Children’s Heart Attacks in Fukushima 6 month anniversary

Parents this is a must hear report from Chris Busby, especially if you’re living in Japan. But to be honest, this disaster isn’t going away anytime soon and as a result the radiation will also have cumulative effects. So parents anywhere in the Northern hemisphere need to be diligent by getting into a routine of cleansing the radiation from the body and you can make if fun with sea salt and bentonite clay in the bubble bath! Keep them out of the rain and get them on a diet high in kelp from seaweed and miso soup is also highly beneficial so it helps to start learning how to prepare Chinese meals.

Check out the Radiation Remedies and Anti-dotes category in the link to the right for all kinds of suggestions. Glutothione (sp?) is a new supplement I’ve recently heard of that’s supposed to be highly effective in fighting radiation in the environment.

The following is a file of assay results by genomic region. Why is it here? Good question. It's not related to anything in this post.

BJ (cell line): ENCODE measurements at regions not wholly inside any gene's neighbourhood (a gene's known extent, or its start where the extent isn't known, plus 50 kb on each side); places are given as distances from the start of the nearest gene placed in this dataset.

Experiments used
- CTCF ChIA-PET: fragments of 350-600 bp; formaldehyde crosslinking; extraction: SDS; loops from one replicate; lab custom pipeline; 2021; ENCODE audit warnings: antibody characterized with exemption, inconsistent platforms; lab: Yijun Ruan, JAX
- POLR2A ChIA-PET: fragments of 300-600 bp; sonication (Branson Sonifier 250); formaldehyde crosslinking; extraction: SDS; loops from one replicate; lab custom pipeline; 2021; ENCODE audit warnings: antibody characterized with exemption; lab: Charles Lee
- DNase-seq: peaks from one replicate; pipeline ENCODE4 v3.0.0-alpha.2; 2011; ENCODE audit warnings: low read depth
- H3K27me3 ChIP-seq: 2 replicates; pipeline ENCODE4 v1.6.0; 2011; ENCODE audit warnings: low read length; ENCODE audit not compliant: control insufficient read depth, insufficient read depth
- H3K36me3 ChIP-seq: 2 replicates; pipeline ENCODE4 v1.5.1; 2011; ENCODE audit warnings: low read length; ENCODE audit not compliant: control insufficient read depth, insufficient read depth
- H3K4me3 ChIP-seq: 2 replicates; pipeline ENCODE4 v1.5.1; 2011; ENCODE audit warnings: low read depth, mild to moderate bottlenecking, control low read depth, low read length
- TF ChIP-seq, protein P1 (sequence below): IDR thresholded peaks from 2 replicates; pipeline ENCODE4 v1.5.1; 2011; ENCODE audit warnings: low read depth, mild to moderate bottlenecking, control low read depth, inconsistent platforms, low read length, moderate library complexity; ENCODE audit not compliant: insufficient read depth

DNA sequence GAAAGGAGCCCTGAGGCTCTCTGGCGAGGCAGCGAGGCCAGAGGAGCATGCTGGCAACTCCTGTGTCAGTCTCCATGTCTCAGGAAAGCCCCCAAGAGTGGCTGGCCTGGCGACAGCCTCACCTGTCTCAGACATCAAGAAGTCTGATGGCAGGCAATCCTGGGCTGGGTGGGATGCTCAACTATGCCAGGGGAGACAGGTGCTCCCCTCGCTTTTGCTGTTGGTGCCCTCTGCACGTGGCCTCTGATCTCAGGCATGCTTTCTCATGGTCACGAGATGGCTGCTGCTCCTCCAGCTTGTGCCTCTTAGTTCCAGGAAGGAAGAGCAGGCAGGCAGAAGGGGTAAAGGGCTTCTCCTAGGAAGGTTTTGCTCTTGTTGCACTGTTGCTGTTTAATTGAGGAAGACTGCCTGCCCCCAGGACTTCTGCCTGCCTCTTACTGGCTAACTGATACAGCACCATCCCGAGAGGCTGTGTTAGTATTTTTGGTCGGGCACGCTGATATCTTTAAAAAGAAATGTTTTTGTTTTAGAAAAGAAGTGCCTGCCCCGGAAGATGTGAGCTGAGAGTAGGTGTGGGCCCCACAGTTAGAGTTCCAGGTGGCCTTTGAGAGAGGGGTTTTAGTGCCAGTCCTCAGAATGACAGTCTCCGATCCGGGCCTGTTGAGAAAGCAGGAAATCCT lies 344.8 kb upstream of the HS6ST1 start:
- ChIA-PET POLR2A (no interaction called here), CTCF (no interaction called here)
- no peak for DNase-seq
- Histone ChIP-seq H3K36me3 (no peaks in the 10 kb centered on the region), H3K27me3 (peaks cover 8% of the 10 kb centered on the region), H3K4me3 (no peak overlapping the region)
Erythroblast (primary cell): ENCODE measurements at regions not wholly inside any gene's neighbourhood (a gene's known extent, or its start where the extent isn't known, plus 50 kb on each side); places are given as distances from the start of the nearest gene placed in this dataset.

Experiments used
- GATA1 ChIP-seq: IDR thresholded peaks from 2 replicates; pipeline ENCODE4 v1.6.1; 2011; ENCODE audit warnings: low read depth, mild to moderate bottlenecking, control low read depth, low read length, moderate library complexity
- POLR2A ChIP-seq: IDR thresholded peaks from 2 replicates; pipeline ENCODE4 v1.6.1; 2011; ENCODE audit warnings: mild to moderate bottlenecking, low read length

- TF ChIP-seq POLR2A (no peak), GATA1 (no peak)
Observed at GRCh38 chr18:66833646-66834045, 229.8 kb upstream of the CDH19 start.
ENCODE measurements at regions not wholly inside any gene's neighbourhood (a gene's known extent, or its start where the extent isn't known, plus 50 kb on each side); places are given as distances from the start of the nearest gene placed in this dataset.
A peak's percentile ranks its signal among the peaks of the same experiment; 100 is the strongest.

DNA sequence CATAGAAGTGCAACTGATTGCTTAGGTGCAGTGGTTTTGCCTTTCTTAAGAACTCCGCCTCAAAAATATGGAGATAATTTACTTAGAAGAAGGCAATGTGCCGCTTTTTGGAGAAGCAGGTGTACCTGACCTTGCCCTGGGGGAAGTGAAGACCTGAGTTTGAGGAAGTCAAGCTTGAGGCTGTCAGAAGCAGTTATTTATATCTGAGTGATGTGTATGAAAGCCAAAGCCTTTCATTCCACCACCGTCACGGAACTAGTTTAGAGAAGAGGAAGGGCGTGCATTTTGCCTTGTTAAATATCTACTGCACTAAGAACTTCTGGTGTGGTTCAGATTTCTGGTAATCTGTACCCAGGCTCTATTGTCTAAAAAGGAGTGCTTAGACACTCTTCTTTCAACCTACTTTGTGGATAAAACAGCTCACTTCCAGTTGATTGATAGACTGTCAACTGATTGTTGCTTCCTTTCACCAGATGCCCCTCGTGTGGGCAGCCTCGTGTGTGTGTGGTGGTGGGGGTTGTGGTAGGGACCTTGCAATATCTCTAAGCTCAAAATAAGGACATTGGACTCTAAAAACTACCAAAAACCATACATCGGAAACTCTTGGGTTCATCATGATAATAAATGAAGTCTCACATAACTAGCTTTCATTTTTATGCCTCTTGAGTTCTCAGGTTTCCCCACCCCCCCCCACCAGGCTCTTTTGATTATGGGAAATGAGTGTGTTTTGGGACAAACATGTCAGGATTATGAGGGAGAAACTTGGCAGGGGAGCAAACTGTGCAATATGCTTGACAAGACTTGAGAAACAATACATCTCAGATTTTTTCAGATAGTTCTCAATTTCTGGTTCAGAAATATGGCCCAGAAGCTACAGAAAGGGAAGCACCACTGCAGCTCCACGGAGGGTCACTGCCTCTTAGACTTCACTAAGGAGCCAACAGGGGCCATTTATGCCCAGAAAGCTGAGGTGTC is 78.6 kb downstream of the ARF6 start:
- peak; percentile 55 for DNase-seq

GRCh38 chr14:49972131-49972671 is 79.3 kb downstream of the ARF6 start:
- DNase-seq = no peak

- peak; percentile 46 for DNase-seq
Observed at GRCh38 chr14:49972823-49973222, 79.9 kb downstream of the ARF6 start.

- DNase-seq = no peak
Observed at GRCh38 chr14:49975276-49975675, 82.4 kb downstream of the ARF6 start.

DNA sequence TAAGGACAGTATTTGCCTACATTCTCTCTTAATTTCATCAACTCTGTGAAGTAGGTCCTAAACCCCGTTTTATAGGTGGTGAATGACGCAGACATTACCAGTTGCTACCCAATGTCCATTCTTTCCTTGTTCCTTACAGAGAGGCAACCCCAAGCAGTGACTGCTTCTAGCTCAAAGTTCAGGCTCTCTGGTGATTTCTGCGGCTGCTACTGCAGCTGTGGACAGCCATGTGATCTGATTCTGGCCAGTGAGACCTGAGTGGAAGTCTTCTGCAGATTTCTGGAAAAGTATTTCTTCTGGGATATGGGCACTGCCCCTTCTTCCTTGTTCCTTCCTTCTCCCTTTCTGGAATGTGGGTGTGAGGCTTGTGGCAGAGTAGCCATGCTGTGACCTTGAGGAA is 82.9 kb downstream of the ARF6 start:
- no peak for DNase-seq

Uploaded by MsMilkytheclown on Sep 11, 2011

Cancer won’t kill people if heart attacks kill them first.

Uploaded by radioactivebsr on Sep 11, 2011

6 month black aniversary of Fuku. 10 year black aniversary of 9/11

ECRR, Ditta Rietuma behind camera

Here’s the link from Enenews so you can read about those headlines. Complete Disaster is an UNDERESTIMATE of unimaginable magnitude. And it keeps getting worse.

The nuclear updates out of Japan have slowed to nearly Zero. BEWARE! Read between the lines. (I’m guessing things are Totally out of Control)… but that’s just an estimate, after watching this “performance” on a daily basis. On the other hand, they could well have things totally fixed. Who am I to say?